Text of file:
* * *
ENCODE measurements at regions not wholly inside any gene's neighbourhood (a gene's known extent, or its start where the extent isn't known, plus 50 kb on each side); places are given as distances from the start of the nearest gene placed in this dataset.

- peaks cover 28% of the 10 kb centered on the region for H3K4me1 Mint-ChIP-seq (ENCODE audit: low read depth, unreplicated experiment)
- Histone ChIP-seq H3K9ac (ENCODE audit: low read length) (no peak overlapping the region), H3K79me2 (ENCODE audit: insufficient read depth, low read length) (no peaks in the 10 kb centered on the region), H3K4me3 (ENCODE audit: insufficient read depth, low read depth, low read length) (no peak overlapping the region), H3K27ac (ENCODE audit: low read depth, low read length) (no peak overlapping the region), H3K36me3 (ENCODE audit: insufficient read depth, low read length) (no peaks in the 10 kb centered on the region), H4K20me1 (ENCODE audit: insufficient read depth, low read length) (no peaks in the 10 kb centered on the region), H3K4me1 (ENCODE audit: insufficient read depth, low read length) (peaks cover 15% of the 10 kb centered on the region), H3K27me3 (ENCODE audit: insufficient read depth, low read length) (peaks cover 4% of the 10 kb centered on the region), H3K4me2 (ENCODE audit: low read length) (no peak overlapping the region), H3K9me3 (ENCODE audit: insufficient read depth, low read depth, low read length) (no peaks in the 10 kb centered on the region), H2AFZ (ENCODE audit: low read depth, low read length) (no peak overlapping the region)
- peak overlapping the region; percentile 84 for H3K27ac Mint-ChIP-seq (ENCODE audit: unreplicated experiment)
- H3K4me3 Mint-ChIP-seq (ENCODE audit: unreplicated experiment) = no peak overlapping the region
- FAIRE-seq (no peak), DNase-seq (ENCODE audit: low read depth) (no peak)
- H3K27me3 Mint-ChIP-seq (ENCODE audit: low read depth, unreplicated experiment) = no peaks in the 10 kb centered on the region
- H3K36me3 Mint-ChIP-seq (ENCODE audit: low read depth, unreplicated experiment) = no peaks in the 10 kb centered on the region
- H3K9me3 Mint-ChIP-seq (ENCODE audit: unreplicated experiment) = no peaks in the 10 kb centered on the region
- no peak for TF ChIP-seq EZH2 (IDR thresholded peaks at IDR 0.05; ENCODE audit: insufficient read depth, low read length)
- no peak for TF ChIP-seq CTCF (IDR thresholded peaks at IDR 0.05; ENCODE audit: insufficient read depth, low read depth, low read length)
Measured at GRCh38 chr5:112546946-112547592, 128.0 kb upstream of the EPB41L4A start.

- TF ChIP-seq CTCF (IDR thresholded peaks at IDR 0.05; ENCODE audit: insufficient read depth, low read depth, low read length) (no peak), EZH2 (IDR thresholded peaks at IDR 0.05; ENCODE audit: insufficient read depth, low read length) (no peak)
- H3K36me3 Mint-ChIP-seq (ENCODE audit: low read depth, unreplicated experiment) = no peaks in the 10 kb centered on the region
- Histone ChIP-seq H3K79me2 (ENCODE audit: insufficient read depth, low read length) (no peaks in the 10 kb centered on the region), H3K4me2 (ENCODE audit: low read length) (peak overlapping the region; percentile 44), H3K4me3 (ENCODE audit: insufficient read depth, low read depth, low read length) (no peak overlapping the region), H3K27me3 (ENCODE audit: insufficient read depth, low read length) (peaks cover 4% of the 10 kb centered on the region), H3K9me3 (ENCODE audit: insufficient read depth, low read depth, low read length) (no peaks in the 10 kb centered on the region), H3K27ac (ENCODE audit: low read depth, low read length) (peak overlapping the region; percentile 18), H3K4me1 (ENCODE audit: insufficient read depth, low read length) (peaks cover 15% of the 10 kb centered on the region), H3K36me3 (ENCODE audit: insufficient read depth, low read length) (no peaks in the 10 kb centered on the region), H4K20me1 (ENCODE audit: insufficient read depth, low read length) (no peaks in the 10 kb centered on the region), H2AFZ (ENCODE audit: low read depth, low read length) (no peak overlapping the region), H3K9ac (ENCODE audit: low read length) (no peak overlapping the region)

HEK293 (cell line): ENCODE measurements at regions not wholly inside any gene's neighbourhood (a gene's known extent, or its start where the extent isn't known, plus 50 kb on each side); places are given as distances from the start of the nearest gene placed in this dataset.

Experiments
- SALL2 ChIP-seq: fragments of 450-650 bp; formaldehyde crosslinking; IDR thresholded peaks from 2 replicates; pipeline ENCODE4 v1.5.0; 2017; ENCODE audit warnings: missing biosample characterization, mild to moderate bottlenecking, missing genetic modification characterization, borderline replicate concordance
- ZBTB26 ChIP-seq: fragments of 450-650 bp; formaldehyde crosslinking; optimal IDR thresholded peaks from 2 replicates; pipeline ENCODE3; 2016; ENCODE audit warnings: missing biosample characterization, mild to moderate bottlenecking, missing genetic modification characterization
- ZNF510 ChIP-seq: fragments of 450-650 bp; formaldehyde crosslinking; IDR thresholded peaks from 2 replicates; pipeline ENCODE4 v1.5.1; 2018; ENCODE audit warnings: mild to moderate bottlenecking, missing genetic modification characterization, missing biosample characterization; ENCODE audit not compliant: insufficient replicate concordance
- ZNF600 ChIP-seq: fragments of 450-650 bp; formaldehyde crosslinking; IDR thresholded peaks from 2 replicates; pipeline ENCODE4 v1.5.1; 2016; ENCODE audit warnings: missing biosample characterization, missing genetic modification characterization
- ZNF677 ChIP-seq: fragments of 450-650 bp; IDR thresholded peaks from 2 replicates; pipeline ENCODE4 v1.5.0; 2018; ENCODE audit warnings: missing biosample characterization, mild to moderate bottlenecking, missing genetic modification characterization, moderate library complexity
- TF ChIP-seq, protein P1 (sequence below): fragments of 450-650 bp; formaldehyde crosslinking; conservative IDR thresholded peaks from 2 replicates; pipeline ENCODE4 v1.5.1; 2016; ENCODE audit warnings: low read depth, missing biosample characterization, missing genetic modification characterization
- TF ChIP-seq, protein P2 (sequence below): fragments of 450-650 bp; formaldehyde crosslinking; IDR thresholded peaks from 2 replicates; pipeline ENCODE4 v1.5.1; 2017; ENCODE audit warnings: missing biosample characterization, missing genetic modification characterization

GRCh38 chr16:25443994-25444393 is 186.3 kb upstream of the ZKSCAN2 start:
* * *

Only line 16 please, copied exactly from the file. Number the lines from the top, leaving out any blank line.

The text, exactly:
HEK293 (cell line): ENCODE measurements at regions not wholly inside any gene's neighbourhood (a gene's known extent, or its start where the extent isn't known, plus 50 kb on each side); places are given as distances from the start of the nearest gene placed in this dataset.